I wanted to send a post summarising my thoughts of the discussions at IETF-97. We had 1042 people from 52 countries on site in Seoul, very active development on a number of fronts, and I thought a successful meeting! (Apologies for sending this post out late, other tasks, holidays, etc intervened.)
The topic of the meeting was of course Internet tech and its evolution. The two most active discussion topics were the increasingly serious Denial-of-Service attacks that we are seeing, and the development of a new transport protocol, QUIC, as an alternative to TCP and TLS, especially being more optimized for HTTP/2 usage.
The most recent Denial-of-Service attacks involved a number of compromised Internet of Things devices attacking DNS infrastructure. The IAB had organised a discussion of these attacks as an example of a more general concern: the addition of millions of new hosts has the capability to overwhelm the Internet infrastructure when those hosts misbehave. There are ways to mitigate the attacks, but not without impacts in other ways — such as finding it necessary to deploy your services on large providers.
At the very least, I think it would be beneficial for the IETF community to continue to call attention to folks that the minimum bar when introducing a large number of devices (or any device) to the Internet includes things like automatic software updates and avoiding default passwords. I used to think this was so obvious and it needn’t be said, but I’m not so sure anymore. Nevertheless, the area for us to have an impact is improving on defence and mitigation mechanisms.
You can watch the video from the IAB plenary discussion here:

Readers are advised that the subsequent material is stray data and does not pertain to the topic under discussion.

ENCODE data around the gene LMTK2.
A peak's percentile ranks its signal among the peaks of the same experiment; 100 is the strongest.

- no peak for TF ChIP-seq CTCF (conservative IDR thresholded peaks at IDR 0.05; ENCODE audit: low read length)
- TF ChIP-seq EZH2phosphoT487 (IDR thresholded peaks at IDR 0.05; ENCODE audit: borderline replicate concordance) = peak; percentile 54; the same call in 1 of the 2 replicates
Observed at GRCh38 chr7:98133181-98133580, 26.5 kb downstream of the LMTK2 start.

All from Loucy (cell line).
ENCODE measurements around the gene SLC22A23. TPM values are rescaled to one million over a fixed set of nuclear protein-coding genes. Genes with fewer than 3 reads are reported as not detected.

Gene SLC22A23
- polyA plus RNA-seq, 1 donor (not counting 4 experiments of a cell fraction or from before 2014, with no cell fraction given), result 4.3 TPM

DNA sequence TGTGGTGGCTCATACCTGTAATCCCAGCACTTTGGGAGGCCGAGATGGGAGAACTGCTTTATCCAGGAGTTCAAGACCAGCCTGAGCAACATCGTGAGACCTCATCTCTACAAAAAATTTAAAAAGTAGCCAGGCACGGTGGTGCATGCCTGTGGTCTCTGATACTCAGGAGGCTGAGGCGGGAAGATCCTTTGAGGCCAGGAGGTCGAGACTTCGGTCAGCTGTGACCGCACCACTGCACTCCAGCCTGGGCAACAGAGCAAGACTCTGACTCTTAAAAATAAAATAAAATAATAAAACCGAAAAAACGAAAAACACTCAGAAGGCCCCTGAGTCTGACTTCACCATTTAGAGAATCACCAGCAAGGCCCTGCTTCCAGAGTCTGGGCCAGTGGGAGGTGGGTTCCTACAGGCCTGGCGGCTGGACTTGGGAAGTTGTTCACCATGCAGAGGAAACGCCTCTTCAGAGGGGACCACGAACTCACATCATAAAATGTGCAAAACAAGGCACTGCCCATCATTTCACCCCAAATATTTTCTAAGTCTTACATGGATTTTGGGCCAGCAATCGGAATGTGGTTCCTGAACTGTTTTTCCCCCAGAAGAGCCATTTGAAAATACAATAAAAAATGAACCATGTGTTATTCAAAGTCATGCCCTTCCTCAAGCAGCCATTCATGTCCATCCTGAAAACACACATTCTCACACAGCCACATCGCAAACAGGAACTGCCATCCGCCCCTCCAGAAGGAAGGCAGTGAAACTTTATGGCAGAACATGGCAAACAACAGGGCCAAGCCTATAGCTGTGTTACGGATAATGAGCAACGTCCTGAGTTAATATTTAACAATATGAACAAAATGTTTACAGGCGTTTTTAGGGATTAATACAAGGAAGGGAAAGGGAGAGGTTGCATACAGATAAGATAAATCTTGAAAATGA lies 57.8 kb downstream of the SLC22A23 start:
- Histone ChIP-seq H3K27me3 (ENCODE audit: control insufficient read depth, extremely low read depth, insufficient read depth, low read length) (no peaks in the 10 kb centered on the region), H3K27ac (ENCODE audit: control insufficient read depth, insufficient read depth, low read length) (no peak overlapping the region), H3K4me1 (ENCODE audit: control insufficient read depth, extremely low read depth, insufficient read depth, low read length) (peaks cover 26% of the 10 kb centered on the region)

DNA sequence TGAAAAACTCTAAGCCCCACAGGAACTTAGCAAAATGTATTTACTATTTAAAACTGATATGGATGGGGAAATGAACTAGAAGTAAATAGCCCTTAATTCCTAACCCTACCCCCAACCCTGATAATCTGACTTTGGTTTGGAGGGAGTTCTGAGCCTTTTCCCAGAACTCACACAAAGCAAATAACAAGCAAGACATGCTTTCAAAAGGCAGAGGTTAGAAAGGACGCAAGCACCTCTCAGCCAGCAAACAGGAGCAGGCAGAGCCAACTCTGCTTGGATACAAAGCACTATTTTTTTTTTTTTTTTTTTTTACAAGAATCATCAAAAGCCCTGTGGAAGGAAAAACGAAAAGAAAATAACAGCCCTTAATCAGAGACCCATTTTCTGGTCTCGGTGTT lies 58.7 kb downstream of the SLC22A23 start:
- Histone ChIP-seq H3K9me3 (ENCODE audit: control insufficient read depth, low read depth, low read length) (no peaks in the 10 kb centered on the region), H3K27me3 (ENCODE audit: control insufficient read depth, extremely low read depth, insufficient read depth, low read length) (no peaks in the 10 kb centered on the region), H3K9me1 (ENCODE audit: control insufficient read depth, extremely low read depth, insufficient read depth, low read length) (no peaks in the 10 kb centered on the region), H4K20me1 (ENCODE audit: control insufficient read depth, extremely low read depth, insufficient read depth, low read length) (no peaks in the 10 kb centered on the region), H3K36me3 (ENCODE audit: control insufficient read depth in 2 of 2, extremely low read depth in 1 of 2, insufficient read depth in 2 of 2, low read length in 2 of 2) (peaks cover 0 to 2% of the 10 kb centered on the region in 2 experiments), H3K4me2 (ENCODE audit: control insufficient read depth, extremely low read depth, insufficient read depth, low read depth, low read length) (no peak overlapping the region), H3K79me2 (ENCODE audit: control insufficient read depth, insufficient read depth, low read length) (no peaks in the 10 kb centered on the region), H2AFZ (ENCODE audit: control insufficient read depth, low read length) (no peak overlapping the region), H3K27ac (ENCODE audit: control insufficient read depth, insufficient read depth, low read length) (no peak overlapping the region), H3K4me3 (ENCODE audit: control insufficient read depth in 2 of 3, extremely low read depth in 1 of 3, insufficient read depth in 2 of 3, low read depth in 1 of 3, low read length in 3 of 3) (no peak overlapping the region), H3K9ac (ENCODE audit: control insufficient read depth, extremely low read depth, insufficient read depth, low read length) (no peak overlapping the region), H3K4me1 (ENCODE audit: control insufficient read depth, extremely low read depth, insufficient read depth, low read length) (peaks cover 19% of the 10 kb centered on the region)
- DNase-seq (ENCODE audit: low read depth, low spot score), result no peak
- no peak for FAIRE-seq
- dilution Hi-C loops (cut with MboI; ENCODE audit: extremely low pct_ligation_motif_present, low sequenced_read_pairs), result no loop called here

The IETF recently chartered a working group to specify QUIC (Quick UDP Internet Connections). This new protocol combines the TCP and TLS layers, is typically implemented in user space rather than kernel space, and aims for faster connection setups using resumption, integrated security, and capabilities to evolve the protocol faster (not being in the kernel).
A previous version of the protocol is also already in relatively wide use at Google, and was taken as a starting point for discussion in the working group.
I’m quite excited about this development, and eager to see where it takes us, and it seems that I’m not alone:
— Jari Arkko (@jariarkko) November 15, 2016
Once again the IETF Hackathon was running the weekend before the IETF. I thought it was outstanding to see large student groups among the participants. A student team from SungKyunKwan University worked on the Interface to Network Security Functions (I2NSF) framework, for instance. With jackets made for the event!
— Charles Eckel (@eckelcu) November 12, 2016
There was also a second large student team – on the other side of the world! The team from Université Catholique de Louvain worked on Multipath TCP, but much of their team did their work from back home in Belgium. They won the best of show award:
— Olivier Bonaventure (@OBonaventure) November 13, 2016
The Hackathon demos can be viewed in YouTube:
All videos from the sessions, interviews, etc from the meeting are available as a YouTube playlist. The official proceedings with slides, minutes and everything else are on the IETF website. See also the blog post on routing area outcomes from IETF 97, and the blog post from Srimal Andrahennadi from his experiences in participating as an ISOC fellow at the IETF.
— Anissa BHAR (@al9ods) November 18, 2016
Besides the ISOC fellows group, there are a number of other gatherings happening during the IETF week. ISOC also runs a “Policy Fellows” program, with participants from regulators, governments, and other policy makers that do not usually attend technical conferences. Contact Konstantinos Komaitis at ISOC if you want to participate in this program! The IEPG meeting on Sundays is a discussion among network operators. And the Systers Lunch gathers the women participants. Contact Allison Mankin if you want to join!
— Alia Atlas (@Alia_Atlas) November 17, 2016
So, what’s next? The work has already been going on in the mailing lists and virtual meetings after IETF-97, and will intensify as people come back from holidays. IETF’s official work happens on the mailing list. Our next meeting is at the end of March in Chicago, hosted by Ericsson:
— Jari Arkko (@jariarkko) November 16, 2016
Jari Arkko, IETF Chair
Photo credits: Tero Kivinen, Charles Eckel, Olivier Bonaventure, and unknown. Thanks!